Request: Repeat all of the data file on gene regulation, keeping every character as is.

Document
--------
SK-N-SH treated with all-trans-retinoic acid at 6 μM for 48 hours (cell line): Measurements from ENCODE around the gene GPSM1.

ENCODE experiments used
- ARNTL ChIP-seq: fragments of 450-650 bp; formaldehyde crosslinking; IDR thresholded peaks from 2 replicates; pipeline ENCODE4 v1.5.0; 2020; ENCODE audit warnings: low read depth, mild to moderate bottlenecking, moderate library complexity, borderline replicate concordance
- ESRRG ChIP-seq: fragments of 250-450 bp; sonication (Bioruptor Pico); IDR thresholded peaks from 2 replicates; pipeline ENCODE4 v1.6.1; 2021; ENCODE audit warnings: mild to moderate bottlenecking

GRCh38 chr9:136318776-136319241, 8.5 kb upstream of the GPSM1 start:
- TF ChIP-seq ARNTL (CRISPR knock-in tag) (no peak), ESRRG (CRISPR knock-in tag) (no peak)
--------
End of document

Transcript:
SK-N-SH treated with all-trans-retinoic acid at 6 μM for 48 hours (cell line): Measurements from ENCODE around the gene GPSM1.

ENCODE experiments used
- ARNTL ChIP-seq: fragments of 450-650 bp; formaldehyde crosslinking; IDR thresholded peaks from 2 replicates; pipeline ENCODE4 v1.5.0; 2020; ENCODE audit warnings: low read depth, mild to moderate bottlenecking, moderate library complexity, borderline replicate concordance
- ESRRG ChIP-seq: fragments of 250-450 bp; sonication (Bioruptor Pico); IDR thresholded peaks from 2 replicates; pipeline ENCODE4 v1.6.1; 2021; ENCODE audit warnings: mild to moderate bottlenecking

GRCh38 chr9:136318776-136319241, 8.5 kb upstream of the GPSM1 start:
- TF ChIP-seq ARNTL (CRISPR knock-in tag) (no peak), ESRRG (CRISPR knock-in tag) (no peak)